Miracle at St. Anna is a Spike Lee Joint that serves Fellini wine. But it skips the lightheaded buzz and goes straight for the headache.
R for strong war violence, language, some sexual content
The movie starts off strong and with loads of potential. It’s 1983, the location: a Harlem post office. A man asks for a 20-cent stamp and the guy behind the counter goes postal. He kills the customer with a German Lugar stashed at his desk.
Why would this quiet gentleman, Hector Negron (Laz Alonso, Jarhead), kill the man? The killer has no known enemies, is only three months from retirement, widowed, and earned a Purple Heart while serving for four years in the army during World War II.
Compounding the mystery, when police search Hector’s apartment they find an antique marble statue head in a Macy’s bag stashed in his closet. A gung-ho journalist anxious to get out of his newspaper’s obits department visits Hector in prison and asks him what it’s all about.
The murder and the statue’s head are inexorably linked together for Hector. The bulk of the movie shifts back to 1944 and recreates the events that ultimately led, 39 years later, to cold-blooded murder.
Several months ago there was much ado about Spike Lee (Inside Man) ripping on Clint Eastwood for his failure to include black soldiers in Flags of Our Fathers. Eastwood pointed out that, historically speaking, no black soldiers were involved in the mission his movie depicted. Then Eastwood put an end to the tiff with some kind of dismissive comment along the lines of “buzz off.”
Well, if Miracle at St. Anna is Spike’s idea of a cinematic response to Flags of Our Fathers, he’s really done himself a tremendous disservice. It could be argued that, if it weren’t for the fact that Spike directed this hodge-podge, the movie’s portrayal of many of the black soldiers would’ve stoked Spike’s ire.
Most irritating is a lothario, Bishop Cummings (Michael Ealy, Barbershop), who tends to think with his anatomy more than anything else. There’s also a simple-minded, good-natured gentle giant, Sam Train (Omar Benson Miller, Things We Lost in the Fire), repeatedly referred to by a young Italian boy as the “Chocolate Giant.” He’s really likeable, in the same way Bubba was charming in Forrest Gump.
The other soldiers aren’t all that appealing and certainly aren’t given all that much to do, aside from snipping about the injustices back home even as they risk their lives on the frontline. On the one hand, they’re taunted by Axis Sally’s propaganda being seductively spit out over loudspeakers surrounding a strategic river crossing, on the other hand, they’re harassed and belittled by their white commanding officers.
As for the main protagonist, Hector, he’s the sharpest of the bunch, a man who speaks Italian and seeks understanding of his surroundings, but, as it happens, he’s not African-American, he’s Puerto Rican.
To Spike’s credit, Miracle at St. Anna has a lot on its mind. There are the expected racial tensions as black soldiers fight — and die — for a country whose level of reciprocation is debatable. There’s also quite a bit of material about faith and, of course, war and its brutal bloodshed. Thanks to the lothario, there’s also a little sex thrown in for good measure.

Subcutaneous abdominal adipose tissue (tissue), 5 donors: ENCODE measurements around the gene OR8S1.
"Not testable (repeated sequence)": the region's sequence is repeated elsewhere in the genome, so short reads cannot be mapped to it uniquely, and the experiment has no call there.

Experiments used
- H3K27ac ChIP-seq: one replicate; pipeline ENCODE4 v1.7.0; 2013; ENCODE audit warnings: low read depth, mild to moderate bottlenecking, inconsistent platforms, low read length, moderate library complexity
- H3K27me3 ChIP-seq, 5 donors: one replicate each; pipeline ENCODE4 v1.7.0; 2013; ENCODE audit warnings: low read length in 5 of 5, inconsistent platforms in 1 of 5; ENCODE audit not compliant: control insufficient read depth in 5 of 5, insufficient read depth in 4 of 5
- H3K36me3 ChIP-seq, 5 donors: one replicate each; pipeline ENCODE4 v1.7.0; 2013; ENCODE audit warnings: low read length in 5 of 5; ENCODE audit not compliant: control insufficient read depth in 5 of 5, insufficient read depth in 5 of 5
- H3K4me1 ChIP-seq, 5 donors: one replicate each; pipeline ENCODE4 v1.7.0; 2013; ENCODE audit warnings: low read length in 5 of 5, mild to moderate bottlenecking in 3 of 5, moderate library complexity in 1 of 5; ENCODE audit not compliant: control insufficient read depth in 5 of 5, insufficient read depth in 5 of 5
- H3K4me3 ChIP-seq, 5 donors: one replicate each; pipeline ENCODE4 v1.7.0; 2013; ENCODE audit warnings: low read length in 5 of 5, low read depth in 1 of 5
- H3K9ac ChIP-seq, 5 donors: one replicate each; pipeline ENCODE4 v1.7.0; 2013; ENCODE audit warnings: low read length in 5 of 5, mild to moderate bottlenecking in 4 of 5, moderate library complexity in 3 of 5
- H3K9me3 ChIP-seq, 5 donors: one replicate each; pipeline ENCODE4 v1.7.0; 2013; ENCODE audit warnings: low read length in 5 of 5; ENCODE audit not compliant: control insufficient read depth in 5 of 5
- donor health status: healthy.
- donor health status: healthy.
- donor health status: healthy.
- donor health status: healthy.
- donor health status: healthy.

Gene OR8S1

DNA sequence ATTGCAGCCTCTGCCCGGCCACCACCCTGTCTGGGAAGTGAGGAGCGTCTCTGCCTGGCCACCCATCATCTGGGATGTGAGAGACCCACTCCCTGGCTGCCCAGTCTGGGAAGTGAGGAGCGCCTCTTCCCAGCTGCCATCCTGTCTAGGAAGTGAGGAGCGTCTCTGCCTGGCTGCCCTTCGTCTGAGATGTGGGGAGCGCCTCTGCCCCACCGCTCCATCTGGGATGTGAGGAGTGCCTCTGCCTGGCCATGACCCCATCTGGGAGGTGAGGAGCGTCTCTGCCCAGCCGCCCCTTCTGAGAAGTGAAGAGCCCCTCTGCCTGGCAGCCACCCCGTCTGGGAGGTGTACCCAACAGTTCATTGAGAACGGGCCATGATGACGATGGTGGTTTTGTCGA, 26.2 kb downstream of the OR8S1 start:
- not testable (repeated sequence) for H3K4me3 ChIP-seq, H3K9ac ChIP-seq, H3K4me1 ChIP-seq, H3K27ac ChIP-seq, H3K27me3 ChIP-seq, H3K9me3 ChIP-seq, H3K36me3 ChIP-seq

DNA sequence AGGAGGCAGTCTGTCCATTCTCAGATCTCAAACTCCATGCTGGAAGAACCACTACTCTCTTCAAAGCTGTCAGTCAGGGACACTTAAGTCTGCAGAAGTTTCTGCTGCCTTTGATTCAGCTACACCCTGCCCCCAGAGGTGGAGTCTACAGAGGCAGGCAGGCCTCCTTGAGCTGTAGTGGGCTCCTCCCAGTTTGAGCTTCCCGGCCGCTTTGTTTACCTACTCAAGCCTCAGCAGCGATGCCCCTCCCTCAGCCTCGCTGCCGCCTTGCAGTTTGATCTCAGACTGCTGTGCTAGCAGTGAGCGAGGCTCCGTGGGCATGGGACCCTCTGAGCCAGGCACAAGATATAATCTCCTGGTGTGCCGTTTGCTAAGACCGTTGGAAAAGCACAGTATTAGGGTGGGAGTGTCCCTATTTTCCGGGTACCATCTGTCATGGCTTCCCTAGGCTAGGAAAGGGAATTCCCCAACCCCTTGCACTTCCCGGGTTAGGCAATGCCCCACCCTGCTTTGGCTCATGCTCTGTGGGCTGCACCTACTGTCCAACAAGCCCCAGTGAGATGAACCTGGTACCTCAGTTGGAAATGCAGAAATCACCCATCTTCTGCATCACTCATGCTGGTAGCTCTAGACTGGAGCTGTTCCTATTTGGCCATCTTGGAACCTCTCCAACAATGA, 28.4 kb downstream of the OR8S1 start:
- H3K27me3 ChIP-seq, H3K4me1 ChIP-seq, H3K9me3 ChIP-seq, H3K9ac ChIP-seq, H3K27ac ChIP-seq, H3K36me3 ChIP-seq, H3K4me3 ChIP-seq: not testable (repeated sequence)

Trouble is, this all adds up to much, much less than Spike’s grand aspirations would hope thanks in large part to a bizarre sense of humor that simply doesn’t gel with the movie’s overall dark tone. Perhaps the intent was to create something along the lines of Life Is Beautiful, the Holocaust movie starring the irrepressible Roberto Benigni. Alas, when characters die — then don’t die — Miracle at St. Anna stops being a war movie and turns into something more like Pay It Forward Part Due.
Spike moves from one vignette to the next, calling to mind the episodic nature of Saving Private Ryan. That storytelling fashion does afford him some really good moments, such as the very effective opening sequence and a scene in which the black soldiers tear down fascist propaganda posters pasted on a wall in an Italian village. Nice, sincere scenes between Train and the Italian boy, Angelo (Matteo Sciabordi in an excellent debut performance), are full of sweetness and genuine humanity.
Even so, there’s nothing here that comes close to Ryan’s classic “earn this” finale. The closest this movie comes to greatness is its opening clips of John Wayne in The Longest Day.
The Bells of St. Anna
At the core of Miracle at St. Anna is a serious question that is never actually raised during the movie. If Negron had killed his victim back in the little Italian village in 1944, it would be a non-issue. Should he be held accountable for doing the deed 39 years later, in the post office?
Instead of tackling that question head on, the story (James McBride wrote the screenplay based on his own book), relies on miracles to create a sense of mysticism and destiny.
Miracles can be used as a cinematic device to evoke wonder, question faith and existence, and reinforce mankind’s relative insignificance in the universe. But even so, there is always the danger of it all turning into hogwash.
Unfortunately, that’s the primary impact of Miracle at St. Anna. Even with its sometimes gripping wartime backdrop, the miracles — plural — that drive this highly ambitious story come across as a load of hogwash. The movie’s conclusion comes out of nowhere with a speech about safety devices, car seat belts, an unlikely billionaire, and the argument that “miracles are the only sure thing in life.”
An unlikely mish-mash, this one’s best left to those who like their feel-good hokum served up with large doses of profanity and on-screen violence. If this movie can find an audience like that, then it’ll be a real miracle.